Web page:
The hull coloring is a bit more copper-colored than one might have expected, and not quite as silvery as its on-screen counterpart, and there’s a simple black circle on top in place of the expected docking hatch, which is a curious design change, but it doesn’t much detract from the overall look of the model. (I do wish the engines were ‘lit’ blue however!)

Curiously designated the Aldrin, a shuttle name not used during TNG’s run, the little Type-15 shuttle is such a relic of its time in Trek production, especially compared to the much larger and intricately-designed Shuttlepod from the Enterprise era, which was produced over a decade from this shuttle’s first appearance in TNG’s “Time Squared” back in 1989.

With the practical set piece just large enough to carry two actors, the two-inch Type-15 model is so tiny that it couldn’t even carry two Lego figures inside its diminutive hull — and that’s okay, because what this shuttle lacks in size it makes up for in molded detail and cleanly-applied red-and-black markings around the sides.

While the underside is a bit lacking in substance, the overall production on the attached warp nacelles and other features of the craft give this little pocket-sized ship character.

The Type-7 shuttle was a mainstay of the early days of The Next Generation, seen as early as Season 1’s “Coming of Age,” though the long side windows seen on this Eaglemoss model never appeared quite this way in any of the screen-used filming models (though it did originate in an early study model of the design).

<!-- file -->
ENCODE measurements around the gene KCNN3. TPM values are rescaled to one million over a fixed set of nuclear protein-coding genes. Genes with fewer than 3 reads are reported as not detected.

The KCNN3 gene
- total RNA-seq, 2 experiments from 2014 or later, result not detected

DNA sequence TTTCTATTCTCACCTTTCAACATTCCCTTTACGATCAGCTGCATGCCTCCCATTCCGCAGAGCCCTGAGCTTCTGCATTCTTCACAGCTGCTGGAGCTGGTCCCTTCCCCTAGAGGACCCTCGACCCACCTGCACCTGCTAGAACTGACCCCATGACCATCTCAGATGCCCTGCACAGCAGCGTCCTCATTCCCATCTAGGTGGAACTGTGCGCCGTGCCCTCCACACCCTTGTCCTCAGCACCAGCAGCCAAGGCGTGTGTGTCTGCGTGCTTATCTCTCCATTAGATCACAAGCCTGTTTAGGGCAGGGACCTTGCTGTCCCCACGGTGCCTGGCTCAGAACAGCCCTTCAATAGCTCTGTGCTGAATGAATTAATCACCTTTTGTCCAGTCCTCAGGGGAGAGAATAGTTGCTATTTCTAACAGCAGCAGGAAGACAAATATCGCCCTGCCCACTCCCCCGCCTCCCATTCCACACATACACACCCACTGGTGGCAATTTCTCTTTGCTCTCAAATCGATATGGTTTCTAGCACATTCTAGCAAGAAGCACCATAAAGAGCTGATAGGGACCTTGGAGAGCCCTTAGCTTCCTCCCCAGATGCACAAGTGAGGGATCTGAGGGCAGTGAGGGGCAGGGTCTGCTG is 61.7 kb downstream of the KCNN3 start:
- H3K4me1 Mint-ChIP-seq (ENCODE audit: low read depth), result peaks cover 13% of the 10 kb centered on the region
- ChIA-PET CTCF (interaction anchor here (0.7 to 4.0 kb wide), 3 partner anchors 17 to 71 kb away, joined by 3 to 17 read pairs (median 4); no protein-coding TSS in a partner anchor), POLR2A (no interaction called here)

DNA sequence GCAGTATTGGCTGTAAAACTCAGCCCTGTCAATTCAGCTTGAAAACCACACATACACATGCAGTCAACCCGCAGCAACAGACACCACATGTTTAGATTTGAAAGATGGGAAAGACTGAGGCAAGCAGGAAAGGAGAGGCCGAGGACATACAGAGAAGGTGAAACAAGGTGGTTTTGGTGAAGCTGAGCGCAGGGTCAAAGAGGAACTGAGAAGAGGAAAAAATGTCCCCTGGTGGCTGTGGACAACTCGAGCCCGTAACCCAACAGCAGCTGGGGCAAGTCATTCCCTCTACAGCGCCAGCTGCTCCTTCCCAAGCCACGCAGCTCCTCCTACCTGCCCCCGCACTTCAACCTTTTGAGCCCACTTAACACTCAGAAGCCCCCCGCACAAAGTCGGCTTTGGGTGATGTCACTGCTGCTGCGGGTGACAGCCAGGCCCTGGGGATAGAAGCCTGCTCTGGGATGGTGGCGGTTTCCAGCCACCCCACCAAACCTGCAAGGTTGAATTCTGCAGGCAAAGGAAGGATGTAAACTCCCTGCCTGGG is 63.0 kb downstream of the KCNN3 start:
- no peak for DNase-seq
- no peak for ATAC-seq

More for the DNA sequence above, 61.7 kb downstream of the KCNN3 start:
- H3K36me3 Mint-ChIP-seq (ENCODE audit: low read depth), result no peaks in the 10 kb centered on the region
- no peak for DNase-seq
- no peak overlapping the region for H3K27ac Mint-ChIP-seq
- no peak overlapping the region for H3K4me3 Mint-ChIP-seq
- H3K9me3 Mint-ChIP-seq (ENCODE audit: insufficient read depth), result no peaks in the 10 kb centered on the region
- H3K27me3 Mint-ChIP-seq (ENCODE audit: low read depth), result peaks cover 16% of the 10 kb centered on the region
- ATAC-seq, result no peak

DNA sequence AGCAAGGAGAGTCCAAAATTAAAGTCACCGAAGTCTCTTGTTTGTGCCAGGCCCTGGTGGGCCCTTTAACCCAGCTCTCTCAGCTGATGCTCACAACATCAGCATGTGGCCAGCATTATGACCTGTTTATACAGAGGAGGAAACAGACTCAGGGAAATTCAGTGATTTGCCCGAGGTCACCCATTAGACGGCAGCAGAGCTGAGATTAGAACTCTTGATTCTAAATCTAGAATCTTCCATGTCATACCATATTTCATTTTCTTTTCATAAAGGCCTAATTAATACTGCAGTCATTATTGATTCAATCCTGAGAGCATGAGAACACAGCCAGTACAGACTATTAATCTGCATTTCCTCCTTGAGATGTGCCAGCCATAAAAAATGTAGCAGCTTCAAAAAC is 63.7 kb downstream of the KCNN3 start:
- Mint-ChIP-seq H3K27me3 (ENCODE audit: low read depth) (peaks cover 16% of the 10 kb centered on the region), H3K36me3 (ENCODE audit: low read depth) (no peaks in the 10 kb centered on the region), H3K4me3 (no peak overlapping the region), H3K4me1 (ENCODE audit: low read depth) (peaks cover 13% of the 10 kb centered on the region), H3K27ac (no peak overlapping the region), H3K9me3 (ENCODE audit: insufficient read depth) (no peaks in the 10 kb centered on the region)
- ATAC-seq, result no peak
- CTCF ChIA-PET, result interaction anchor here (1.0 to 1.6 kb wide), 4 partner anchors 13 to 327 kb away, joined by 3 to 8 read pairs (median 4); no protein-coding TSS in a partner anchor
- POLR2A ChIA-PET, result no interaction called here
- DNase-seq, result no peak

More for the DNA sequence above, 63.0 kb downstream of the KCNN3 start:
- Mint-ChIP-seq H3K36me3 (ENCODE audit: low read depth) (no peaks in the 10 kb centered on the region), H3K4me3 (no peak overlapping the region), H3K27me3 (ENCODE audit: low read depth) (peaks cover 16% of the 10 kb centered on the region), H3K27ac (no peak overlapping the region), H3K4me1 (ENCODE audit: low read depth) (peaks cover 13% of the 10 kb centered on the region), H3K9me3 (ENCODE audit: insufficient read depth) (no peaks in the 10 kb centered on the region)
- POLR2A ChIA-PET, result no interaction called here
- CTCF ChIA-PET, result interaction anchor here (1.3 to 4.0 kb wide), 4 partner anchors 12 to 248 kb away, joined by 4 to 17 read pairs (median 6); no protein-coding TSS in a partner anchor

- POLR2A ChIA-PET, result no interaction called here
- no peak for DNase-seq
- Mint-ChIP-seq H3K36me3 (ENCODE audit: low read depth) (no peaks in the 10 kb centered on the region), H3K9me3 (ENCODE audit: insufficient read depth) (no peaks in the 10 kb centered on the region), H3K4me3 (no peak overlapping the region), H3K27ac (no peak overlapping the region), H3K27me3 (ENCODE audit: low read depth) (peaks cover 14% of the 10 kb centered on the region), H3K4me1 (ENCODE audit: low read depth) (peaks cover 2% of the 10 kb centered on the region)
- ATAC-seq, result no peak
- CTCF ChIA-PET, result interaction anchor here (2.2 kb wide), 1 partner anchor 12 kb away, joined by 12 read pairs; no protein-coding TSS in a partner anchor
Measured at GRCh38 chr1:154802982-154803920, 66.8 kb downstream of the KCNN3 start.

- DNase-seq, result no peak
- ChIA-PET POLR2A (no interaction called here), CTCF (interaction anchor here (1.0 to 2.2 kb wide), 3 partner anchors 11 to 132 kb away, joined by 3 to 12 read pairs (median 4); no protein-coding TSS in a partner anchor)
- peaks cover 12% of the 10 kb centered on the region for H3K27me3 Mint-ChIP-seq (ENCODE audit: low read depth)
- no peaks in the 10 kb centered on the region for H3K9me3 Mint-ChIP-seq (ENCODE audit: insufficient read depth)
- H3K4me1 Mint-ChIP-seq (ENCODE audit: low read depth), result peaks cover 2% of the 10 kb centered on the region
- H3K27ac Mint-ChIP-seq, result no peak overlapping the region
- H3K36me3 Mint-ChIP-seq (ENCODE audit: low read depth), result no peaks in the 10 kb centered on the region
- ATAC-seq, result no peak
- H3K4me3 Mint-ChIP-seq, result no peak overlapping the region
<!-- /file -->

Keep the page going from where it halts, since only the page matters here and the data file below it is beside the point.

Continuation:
The extravagantly-curvy design of the Type-7 was never really able to be recreated will in a full-sized set piece, and frankly doesn’t even hold up that well as a miniature in the remastered TNG Blu-rays, but this model does a nice job of bringing the unusual shuttle to life for this release.

However, there’s a major labeling error on this shuttle, as the rear markings assign this ship to the USS ENTEPRISE, inadvertently dropping the first ‘R’ in the starship’s name. We’ve confirmed with Eaglemoss that a replacement run of this craft was not produced, making this a pretty disappointing element of a generally impressive set of ships.

This set completes the Next Generation-era shuttlecraft designs, leaving only the Voyager-era Type-8 shuttle yet unproduced, though with only two appearances it’s not likely that will be produced anytime soon unless Eaglemoss decides to move forward with a fifth shuttle set after their planned Kelvin release.

Keep coming back to TrekCore for more Official Starships Collection reviews, as we have a number of new releases to cover including the XL USS Voyager, the Enterprise XV-330 ringship, Andy Probert’s concept-version Enterprise-C, and of course the third shuttle set as well.

In the meantime, you can pick up the second shuttle set at Eaglemoss’ web store now.

In Eaglemoss’ US store, TrekCore readers can use promo code TREKCORE at checkout for 10% off any ‘Star Trek’ collectible purchase $60 or greater (some exclusions apply).